In a briskly air-conditioned room somewhere in the depths of Camp Victory near the Baghdad International Airport, Col. Michael Formica is repeating himself.
"It's all about low-hanging fruit," said Formica, gesturing toward his PowerPoint presentation. "Low-hanging fruit.”
The commander of the 2nd Brigade of the 1st Cavalry Division is referring to easily achieved tasks that will enlist the support of Iraqis who have come to doubt the Americans' ability to rebuild a peaceful, self-functioning country.
In laying out a summary of a plan to clean up the 21 neighborhoods for which his unit is responsible, Formica rattles through a list of short-term tasks that will create "instant employment, instant beautification and instant change in perception."
The projects include rebuilding a market, renovating a youth center, and refurbishing facilities at a local veterinary college.
Buried among the maps and bullet points are colorful slides.
One of them suggests a future still unimaginable for most Iraqis in a neighborhood that now will forever be associated with the worst of American behavior in Iraq.
The slide shows Abu Ghraib, the neighborhood that houses the notorious prison that has become the focus of the growing abuse scandal that has severely damaged the military's credibility in Iraq.
In this case, the neighborhood — a rough, low-income part of Baghdad teeming with men formerly employed by the Iraqi military industry — is reincarnated as a picturesque suburb with lush green gardens and neat rows of brick houses.
When the presentation is finished, a small, stout Iraqi speaks. In halting English, Dr. Majid Nassir of the Baghdad Veterinary College thanks Formica and his men. But then he adds, "Before anything, we must work on security."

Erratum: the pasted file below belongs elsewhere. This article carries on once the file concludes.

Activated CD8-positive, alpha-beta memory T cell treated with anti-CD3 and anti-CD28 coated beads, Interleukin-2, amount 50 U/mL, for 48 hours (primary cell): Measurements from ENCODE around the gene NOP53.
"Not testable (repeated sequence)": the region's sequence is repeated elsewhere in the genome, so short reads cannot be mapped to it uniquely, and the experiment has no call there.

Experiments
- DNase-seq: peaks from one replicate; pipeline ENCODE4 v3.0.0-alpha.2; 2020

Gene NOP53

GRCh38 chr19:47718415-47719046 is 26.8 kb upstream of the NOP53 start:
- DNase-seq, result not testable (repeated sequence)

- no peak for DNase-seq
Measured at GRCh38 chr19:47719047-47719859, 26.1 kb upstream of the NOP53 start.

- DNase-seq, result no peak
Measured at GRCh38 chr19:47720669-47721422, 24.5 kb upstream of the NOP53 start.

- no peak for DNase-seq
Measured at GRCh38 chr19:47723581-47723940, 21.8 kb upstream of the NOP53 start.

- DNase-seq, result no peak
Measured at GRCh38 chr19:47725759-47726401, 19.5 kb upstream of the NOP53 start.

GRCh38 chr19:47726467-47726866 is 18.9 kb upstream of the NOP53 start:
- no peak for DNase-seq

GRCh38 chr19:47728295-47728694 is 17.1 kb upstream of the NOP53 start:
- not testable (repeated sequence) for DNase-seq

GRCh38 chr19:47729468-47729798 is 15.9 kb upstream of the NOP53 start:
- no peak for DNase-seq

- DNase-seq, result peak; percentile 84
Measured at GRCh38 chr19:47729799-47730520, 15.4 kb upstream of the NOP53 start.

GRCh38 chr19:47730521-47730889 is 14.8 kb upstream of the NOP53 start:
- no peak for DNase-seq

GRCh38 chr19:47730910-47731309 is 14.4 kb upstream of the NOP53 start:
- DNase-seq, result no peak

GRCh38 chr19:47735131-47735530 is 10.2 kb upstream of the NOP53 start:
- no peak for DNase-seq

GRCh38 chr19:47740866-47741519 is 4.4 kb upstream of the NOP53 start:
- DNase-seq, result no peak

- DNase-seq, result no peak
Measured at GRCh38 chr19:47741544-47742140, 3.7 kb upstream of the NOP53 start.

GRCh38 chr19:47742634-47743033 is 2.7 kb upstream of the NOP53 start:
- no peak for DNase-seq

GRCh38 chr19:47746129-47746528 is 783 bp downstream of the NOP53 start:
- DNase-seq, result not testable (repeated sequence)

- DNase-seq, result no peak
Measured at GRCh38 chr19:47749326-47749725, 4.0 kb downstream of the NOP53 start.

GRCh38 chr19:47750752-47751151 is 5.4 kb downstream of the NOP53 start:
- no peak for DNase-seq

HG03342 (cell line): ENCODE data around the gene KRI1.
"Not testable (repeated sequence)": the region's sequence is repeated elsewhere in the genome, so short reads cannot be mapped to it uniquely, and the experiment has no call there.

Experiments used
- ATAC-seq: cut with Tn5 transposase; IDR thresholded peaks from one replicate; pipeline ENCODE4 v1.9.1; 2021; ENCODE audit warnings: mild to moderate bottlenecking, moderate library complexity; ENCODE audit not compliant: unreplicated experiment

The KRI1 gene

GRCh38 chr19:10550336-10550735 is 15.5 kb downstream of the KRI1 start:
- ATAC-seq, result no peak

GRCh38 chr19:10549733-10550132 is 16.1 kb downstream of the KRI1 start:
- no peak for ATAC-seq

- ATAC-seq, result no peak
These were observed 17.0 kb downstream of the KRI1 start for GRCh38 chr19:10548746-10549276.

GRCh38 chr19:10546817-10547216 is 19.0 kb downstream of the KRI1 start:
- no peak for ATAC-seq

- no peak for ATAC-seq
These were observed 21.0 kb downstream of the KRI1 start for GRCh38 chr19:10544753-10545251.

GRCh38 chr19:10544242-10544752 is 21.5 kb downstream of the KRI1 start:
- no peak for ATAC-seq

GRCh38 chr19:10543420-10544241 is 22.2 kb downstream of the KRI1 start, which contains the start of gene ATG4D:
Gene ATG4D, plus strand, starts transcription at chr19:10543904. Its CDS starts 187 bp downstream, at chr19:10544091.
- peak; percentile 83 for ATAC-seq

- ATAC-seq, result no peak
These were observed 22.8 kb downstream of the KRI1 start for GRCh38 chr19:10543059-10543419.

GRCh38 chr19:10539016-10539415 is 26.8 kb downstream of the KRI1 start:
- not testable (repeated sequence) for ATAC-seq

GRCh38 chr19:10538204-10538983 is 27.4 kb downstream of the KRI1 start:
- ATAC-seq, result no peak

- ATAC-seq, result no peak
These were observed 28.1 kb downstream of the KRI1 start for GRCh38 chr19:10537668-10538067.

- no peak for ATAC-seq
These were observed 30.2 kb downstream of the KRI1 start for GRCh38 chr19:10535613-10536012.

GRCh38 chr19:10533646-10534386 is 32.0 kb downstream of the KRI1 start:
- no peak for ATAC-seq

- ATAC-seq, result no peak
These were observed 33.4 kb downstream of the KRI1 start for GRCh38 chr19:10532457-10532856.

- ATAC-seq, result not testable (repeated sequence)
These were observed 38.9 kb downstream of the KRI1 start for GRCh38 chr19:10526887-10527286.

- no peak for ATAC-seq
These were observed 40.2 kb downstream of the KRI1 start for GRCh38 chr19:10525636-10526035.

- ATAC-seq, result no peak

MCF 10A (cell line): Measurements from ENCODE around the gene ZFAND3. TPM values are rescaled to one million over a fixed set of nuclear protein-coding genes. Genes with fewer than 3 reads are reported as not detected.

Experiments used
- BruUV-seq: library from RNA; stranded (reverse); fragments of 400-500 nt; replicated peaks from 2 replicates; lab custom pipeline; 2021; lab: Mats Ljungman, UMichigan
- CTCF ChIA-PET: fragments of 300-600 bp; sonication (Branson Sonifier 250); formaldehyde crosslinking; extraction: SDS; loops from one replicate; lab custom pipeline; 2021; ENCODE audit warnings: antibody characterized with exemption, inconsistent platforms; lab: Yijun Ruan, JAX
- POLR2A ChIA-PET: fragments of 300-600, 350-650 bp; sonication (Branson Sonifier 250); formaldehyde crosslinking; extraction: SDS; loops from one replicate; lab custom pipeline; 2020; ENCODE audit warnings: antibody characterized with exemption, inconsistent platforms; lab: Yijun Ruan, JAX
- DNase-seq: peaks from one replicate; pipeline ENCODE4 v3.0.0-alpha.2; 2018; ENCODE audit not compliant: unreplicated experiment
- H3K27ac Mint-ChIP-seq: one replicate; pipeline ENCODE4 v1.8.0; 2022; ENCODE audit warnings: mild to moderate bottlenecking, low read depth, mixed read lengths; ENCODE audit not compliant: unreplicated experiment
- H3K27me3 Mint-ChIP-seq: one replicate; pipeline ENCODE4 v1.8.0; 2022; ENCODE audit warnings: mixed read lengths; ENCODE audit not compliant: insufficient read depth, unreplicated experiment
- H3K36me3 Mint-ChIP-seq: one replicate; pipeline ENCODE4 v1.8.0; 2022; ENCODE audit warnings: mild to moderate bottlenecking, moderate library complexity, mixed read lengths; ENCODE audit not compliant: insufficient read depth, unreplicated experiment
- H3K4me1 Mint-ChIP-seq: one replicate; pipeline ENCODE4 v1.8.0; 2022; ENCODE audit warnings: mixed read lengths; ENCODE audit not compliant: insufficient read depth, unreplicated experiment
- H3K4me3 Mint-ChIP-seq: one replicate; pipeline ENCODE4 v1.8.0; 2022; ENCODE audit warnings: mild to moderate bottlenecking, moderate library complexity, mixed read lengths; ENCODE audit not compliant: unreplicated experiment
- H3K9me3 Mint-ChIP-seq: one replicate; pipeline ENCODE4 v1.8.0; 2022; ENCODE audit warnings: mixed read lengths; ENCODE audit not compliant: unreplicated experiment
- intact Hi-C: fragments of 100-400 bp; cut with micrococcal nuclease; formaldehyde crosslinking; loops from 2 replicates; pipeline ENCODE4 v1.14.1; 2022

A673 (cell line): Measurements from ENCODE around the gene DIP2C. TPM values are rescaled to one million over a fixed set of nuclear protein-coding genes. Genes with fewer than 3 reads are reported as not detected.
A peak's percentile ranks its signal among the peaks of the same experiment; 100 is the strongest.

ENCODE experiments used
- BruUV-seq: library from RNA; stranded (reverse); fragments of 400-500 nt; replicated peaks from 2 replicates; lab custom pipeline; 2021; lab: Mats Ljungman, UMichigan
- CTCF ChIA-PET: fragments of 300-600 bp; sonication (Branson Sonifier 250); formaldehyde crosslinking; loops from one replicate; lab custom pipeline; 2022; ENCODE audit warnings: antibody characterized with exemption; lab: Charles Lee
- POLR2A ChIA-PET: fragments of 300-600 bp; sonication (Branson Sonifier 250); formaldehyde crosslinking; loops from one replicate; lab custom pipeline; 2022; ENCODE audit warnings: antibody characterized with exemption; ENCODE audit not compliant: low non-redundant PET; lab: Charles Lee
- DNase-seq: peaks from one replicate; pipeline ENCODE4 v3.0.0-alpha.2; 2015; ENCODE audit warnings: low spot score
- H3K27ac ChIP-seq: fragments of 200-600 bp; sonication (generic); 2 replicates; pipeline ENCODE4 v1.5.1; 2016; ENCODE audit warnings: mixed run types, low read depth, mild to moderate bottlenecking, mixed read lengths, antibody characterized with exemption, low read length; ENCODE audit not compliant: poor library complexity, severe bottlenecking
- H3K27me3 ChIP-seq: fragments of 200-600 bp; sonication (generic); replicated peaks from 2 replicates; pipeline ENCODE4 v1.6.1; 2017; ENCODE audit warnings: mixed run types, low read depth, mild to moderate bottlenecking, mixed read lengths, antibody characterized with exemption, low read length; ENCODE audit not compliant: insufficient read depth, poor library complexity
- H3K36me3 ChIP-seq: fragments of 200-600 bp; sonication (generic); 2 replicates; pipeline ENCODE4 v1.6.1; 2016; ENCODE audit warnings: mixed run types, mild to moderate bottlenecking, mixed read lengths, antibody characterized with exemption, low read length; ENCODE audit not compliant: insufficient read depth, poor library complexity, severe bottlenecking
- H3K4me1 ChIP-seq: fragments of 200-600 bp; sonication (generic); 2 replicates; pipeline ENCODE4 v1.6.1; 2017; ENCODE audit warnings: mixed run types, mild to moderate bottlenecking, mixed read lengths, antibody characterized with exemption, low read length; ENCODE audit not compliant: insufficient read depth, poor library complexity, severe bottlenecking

Security concerns trump all
It's a familiar refrain, one that has plagued the 1st Cavalry Division since it formally assumed control over Naghdad from the 1st Armored Division a little over a month ago.
It was a tough welcome. The fighting in April — which resulted in scores of American deaths and hundreds of Iraqi casualties — was the worst since the war. Not only did the violence halt rebuilding efforts, it reinforced the growing Iraqi perception that the coalition has yet to accomplish anything.
"The biggest problem is that the coalition's been here over a year, and nothing's changed," said Col. Kendall Cox, commander of the Engineer Brigade of the 1st Cavalry Division.
"So we've set out this low-hanging fruit strategy. Find something you can reach up and grab and fix and show the Iraqi people."
A clean sweep?
The strategy is bound up in "Operation Iron Broom," a key part of the unit's mission "to defeat anti-coalition forces in order to create the infrastructure and economic conditions for the transfer to legitimate Iraqi governance" on June 30.